Each of these statements makes an argument for the ordination of women to the priesthood, giving clear indication that the AUSCP is supporting women’s ordination to the priesthood. In addition to this, the AUSCP hosted a webinar in January of 2021 titled, “Is Pope Francis Really Creating a More Inclusive Presence for Women,” and several points in the webinar make an argument for the ordination of women to the priesthood. For instance, the AUSCP-invited speaker, Deb-Rose Milavec (co-founder of the women’s ordination promoting FutureChurch) gave her assessment of how the women’s liberation movement in the Catholic Church ultimately opened the way for women to become “priests” in protestant sects. She then celebrated these Episcopal women “priests” who “pioneered a path,” going on to criticize the Vatican’s reaction to this momentum. She argued that Pope John Paul II “tries to cement [Paul VI’s Inter Insigniores] by claiming Papal infallibility” and “demands silence on the topic and punishes dissenters” while “building an alternate reality” called “complementarity, or as I like to call it, the separate but equal clause in the Catholic Church, kind of a Jim Crow version…”
Add to this the fact that in June of 2021, the AUSCP’s Assembly Coordinator asked a faithful Catholic why she wouldn’t want to be a woman priest, and where it says in the bible that Jesus appointed only men to be priests.
Given these statements and actions, we’re sure the AUSCP can understand why one can walk away with the impression that the AUSCP is endorsing women’s ordination to the priesthood. However, this could be a misperception of ours, so we are willing to allow for the AUSCP to make a formal declaration on this matter, and request that they answer the following three questions with a simple “yes” or “no”:
- Does the AUSCP believe that the ordination of women to the priesthood is possible?
- Does the AUSCP desire or hope for the Catholic Church to open the way for women to be ordained to the priesthood?
- Does the AUSCP believe that the ordination of women to the diaconate is a possible path toward women being ordained to the priesthood?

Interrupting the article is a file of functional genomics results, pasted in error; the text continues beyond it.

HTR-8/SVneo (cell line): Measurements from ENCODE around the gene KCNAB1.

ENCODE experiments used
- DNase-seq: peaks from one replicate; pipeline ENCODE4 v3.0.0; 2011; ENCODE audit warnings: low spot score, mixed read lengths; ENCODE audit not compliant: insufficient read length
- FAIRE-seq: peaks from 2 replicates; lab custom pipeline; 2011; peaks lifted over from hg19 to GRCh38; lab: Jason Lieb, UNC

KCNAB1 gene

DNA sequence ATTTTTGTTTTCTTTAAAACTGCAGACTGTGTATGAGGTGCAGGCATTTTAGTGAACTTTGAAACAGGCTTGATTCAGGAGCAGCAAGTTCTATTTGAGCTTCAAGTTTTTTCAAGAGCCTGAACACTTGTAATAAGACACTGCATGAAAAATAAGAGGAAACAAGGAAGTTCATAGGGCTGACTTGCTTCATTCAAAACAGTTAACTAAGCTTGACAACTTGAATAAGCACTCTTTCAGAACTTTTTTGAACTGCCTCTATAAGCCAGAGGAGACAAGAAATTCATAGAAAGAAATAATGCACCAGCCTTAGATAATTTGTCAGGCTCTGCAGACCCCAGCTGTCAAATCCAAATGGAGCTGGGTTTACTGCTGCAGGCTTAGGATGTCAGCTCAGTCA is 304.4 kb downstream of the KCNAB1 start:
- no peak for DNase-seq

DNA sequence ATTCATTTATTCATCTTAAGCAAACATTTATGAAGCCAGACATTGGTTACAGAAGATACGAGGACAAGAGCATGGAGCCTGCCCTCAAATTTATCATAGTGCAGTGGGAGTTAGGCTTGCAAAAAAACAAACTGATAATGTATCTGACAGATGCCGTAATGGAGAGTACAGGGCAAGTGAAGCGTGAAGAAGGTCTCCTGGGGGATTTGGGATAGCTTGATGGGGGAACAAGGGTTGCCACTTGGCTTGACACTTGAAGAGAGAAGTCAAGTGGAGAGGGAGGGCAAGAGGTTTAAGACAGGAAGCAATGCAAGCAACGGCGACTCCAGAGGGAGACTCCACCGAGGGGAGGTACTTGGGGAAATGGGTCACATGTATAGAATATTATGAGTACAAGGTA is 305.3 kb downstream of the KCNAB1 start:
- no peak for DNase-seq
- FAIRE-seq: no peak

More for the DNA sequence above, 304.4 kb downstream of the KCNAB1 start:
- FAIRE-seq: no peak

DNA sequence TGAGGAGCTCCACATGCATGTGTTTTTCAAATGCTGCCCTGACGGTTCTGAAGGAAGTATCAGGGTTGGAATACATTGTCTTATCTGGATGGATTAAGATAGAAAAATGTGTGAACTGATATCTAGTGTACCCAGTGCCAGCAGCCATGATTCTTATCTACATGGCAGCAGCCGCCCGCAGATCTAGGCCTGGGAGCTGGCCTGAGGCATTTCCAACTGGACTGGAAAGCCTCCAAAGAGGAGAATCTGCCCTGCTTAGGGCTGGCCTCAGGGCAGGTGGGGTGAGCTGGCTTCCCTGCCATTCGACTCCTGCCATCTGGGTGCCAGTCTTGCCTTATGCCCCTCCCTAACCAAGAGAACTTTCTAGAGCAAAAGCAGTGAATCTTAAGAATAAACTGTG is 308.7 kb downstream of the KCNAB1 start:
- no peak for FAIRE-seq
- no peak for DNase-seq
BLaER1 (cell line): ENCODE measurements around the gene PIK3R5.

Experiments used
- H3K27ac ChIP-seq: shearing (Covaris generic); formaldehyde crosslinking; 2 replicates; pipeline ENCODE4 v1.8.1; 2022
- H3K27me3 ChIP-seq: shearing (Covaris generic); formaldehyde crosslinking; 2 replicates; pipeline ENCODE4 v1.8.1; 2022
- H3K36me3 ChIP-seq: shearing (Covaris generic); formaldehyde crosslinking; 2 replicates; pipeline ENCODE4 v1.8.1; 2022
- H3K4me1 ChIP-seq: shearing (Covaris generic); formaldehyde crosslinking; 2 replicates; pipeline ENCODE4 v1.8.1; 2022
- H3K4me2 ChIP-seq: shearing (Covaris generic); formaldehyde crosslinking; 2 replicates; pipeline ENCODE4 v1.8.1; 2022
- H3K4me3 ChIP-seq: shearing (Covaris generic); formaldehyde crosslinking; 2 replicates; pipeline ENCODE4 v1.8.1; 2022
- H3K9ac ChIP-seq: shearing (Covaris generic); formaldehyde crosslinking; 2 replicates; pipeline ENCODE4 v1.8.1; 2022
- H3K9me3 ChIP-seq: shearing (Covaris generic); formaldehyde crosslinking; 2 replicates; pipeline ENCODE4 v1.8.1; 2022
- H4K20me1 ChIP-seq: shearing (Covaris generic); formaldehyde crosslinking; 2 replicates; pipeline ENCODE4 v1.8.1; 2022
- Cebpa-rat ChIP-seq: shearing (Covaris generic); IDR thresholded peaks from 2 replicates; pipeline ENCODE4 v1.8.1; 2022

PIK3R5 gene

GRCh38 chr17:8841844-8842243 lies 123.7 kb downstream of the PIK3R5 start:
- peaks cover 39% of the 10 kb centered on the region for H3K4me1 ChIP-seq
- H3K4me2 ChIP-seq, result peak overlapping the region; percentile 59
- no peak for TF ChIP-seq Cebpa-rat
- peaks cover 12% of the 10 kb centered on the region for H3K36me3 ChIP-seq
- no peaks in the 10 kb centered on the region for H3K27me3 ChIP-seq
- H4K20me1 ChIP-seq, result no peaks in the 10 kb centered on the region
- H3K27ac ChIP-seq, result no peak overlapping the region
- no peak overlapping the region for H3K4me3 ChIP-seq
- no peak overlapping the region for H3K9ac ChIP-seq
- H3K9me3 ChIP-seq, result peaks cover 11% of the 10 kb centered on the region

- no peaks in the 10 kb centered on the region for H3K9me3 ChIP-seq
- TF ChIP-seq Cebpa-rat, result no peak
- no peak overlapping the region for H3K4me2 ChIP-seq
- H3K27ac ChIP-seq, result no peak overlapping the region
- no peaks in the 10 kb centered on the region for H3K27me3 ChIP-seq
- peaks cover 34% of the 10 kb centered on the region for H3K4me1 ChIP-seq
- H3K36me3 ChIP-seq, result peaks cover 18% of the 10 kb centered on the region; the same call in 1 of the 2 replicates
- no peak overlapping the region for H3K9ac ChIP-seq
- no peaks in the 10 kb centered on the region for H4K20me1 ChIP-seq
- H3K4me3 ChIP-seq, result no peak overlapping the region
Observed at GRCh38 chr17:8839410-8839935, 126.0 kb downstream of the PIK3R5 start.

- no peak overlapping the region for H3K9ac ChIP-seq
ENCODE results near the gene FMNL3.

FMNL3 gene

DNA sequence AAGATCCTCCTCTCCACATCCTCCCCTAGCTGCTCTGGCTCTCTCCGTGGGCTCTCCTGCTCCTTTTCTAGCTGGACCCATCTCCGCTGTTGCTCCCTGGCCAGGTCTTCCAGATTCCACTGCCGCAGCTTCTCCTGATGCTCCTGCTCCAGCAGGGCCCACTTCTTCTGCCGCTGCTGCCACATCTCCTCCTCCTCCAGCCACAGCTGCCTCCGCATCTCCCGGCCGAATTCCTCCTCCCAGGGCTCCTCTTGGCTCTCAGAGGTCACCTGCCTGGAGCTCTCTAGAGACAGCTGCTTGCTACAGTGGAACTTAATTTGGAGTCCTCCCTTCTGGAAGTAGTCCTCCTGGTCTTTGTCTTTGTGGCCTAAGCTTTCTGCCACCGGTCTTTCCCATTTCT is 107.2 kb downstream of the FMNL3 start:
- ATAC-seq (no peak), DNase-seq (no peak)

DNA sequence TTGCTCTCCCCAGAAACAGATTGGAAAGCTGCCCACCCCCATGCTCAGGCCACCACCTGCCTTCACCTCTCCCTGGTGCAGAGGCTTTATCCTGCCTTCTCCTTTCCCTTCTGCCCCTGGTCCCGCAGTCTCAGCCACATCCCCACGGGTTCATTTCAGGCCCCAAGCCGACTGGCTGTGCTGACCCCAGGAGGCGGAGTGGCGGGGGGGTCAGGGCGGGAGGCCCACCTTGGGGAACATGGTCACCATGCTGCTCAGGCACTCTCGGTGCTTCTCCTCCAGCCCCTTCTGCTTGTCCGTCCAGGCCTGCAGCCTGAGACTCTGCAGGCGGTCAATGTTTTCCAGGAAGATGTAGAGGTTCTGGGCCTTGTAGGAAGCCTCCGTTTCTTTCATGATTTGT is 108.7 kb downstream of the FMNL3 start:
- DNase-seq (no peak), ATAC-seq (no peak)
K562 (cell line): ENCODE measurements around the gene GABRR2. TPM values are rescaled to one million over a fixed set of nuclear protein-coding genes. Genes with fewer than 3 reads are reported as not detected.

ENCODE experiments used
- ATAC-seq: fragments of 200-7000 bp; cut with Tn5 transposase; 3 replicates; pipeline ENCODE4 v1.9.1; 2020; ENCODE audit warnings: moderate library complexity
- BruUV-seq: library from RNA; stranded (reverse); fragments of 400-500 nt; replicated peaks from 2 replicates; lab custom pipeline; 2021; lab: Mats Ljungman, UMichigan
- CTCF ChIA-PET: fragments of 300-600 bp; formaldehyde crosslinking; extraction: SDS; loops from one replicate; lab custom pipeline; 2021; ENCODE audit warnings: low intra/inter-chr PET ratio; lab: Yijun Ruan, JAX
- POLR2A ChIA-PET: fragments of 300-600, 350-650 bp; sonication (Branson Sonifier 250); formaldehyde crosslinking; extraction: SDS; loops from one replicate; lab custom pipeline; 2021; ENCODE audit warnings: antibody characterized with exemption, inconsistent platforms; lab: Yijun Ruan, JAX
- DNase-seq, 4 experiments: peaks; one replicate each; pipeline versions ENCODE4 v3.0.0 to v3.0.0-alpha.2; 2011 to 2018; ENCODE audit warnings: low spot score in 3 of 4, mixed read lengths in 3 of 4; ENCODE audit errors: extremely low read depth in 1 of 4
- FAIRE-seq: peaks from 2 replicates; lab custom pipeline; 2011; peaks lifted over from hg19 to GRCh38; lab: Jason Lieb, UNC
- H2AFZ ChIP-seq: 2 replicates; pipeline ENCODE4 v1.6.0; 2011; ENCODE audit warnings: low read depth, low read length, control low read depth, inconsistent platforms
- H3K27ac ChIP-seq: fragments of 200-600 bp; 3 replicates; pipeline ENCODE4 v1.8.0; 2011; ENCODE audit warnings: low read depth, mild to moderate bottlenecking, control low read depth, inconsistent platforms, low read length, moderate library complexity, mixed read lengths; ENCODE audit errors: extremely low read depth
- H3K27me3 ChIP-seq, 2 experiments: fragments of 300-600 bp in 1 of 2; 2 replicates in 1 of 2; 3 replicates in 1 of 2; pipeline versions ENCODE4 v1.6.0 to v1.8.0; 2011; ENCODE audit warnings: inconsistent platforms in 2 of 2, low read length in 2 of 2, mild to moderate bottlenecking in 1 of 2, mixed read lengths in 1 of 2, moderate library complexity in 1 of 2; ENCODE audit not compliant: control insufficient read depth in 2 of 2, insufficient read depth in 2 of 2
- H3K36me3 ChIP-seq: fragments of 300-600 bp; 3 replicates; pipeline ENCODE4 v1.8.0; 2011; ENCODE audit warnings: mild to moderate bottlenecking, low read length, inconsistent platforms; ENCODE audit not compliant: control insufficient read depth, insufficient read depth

We look forward to direct, unqualified yes or no answers to these questions.
With regard to the issue of heretical positions not specifically related to women’s ordination, the AUSCP has most certainly taken positions and promoted ideas which are in direct conflict with immutable Catholic teaching. In the AUSCP’s a Declaration on the Status of Women in the Church, the AUSCP specifically called for a “radical transformation” of the Church’s “rules, fixed order, dogmatic formulas, unyielding laws, patriarchy, authority, and obedience,” saying that “the institutional Church needs to consider the evolving insights of science and the universe”:
“This theological framework has produced ecclesial structures that maintain outmoded philosophical notions of nature, gender, and personhood. Rules, fixed order, dogmatic formulas, unyielding laws, patriarchy, authority, and obedience have rendered the Church resistant to the radical interconnectivity that marks all levels of nature. The Church is bound to die out unless the system undergoes radical transformation. Thus, the institutional Church needs to consider the evolving insights of science and the universe. Or, as Elizabeth Johnson, CSJ wrote, ‘the church therefore needs to look to the world to discover God’s designs for the present time.’” [emphasis added] (page 6)
This contradicts Canon 4:3 of the First Vatican Council, which states:
“If anyone says that it is possible that at some time, given the advancement of knowledge, a sense may be assigned to the dogmas propounded by the Church which is different from that which the Church has understood and understands: let him be anathema.” (Can. 4:3 of the First Vatican Council)